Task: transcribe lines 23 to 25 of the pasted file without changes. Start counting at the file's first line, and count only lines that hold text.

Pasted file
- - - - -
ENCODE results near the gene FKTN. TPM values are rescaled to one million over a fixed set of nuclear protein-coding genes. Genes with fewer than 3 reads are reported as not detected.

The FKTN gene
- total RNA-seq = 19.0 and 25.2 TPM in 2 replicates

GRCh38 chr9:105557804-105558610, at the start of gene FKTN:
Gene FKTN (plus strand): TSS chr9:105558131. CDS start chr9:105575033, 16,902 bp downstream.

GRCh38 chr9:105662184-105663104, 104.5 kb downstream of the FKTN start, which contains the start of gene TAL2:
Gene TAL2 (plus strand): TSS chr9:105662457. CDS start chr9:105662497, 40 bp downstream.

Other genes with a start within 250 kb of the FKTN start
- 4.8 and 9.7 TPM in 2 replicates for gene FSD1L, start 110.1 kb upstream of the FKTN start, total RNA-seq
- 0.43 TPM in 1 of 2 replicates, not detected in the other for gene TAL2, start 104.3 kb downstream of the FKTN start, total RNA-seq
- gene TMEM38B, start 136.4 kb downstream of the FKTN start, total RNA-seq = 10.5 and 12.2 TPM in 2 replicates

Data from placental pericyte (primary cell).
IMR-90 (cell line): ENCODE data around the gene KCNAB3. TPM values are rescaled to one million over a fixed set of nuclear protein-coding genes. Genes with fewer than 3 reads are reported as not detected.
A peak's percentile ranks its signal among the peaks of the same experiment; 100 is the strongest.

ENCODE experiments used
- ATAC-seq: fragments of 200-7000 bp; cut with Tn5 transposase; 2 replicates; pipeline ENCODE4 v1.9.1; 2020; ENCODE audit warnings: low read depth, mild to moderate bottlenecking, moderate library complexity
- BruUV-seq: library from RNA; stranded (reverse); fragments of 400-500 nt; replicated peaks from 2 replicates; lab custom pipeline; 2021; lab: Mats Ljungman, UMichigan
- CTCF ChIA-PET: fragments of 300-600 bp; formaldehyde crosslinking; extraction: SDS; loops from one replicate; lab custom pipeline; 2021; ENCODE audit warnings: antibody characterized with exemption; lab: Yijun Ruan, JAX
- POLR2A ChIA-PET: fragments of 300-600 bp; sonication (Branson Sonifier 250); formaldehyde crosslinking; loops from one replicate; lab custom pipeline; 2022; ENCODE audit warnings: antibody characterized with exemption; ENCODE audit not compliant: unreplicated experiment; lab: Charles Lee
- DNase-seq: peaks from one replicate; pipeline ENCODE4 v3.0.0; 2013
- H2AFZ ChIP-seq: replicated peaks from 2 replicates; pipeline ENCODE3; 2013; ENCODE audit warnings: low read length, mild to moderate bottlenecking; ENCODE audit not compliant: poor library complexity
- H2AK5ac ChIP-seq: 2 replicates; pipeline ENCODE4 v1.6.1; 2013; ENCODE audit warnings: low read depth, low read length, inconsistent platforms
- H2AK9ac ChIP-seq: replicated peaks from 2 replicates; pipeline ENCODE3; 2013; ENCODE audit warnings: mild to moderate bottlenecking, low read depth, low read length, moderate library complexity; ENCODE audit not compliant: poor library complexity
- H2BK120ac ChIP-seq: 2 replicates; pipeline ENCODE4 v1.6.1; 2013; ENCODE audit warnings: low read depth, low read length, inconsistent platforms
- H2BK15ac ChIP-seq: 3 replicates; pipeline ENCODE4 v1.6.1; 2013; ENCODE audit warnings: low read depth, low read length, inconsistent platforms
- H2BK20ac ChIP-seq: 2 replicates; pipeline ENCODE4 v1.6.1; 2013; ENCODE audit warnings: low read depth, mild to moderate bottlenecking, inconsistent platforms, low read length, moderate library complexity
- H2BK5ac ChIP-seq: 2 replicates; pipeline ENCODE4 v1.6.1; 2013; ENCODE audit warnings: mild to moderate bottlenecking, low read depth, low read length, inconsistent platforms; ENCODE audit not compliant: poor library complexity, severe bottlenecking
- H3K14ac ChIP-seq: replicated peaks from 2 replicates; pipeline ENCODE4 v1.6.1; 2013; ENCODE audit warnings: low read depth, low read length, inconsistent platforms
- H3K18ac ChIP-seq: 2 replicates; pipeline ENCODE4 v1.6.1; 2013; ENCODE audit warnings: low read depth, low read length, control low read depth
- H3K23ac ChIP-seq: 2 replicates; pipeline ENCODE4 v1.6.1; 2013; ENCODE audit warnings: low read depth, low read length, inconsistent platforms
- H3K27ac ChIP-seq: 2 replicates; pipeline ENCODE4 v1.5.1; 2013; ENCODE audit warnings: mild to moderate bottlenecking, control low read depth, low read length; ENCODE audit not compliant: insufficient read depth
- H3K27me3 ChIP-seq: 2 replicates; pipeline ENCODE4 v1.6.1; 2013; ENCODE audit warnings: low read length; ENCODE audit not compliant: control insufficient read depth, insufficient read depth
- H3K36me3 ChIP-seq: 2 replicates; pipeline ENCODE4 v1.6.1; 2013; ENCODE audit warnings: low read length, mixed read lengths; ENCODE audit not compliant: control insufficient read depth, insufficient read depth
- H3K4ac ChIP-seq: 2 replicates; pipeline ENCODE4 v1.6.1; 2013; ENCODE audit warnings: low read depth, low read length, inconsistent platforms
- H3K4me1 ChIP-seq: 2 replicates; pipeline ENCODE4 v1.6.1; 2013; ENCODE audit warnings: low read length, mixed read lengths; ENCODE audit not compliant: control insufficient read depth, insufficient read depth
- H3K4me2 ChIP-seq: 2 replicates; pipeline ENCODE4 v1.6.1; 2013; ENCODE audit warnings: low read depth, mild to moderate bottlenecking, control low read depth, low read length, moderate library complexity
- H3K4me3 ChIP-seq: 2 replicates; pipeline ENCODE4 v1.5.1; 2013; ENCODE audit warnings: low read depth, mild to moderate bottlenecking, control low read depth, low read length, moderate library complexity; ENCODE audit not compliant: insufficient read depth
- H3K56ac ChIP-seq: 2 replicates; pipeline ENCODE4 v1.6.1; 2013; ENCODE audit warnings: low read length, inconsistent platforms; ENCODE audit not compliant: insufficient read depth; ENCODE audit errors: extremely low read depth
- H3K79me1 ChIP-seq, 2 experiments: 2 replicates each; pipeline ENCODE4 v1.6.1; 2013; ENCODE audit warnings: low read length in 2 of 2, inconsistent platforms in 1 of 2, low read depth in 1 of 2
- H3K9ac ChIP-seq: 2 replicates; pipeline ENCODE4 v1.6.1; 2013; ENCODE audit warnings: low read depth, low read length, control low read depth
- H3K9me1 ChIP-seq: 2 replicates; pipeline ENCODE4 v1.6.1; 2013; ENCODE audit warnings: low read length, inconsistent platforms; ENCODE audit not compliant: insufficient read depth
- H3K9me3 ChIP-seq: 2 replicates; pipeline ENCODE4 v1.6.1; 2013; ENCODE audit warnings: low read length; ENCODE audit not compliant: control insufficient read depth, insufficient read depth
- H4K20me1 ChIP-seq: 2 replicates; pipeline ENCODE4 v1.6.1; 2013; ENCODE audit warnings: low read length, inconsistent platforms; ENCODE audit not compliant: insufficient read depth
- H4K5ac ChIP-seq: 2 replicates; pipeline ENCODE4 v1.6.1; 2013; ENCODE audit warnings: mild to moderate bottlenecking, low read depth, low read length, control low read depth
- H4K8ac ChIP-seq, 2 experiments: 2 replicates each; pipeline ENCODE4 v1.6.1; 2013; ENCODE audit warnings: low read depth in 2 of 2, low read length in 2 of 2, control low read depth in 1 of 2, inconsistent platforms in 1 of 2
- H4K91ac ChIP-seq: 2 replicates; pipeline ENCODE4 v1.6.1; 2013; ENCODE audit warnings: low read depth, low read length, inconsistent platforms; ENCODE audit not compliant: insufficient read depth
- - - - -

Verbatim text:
- H2AK9ac ChIP-seq: replicated peaks from 2 replicates; pipeline ENCODE3; 2013; ENCODE audit warnings: mild to moderate bottlenecking, low read depth, low read length, moderate library complexity; ENCODE audit not compliant: poor library complexity
- H2BK120ac ChIP-seq: 2 replicates; pipeline ENCODE4 v1.6.1; 2013; ENCODE audit warnings: low read depth, low read length, inconsistent platforms
- H2BK15ac ChIP-seq: 3 replicates; pipeline ENCODE4 v1.6.1; 2013; ENCODE audit warnings: low read depth, low read length, inconsistent platforms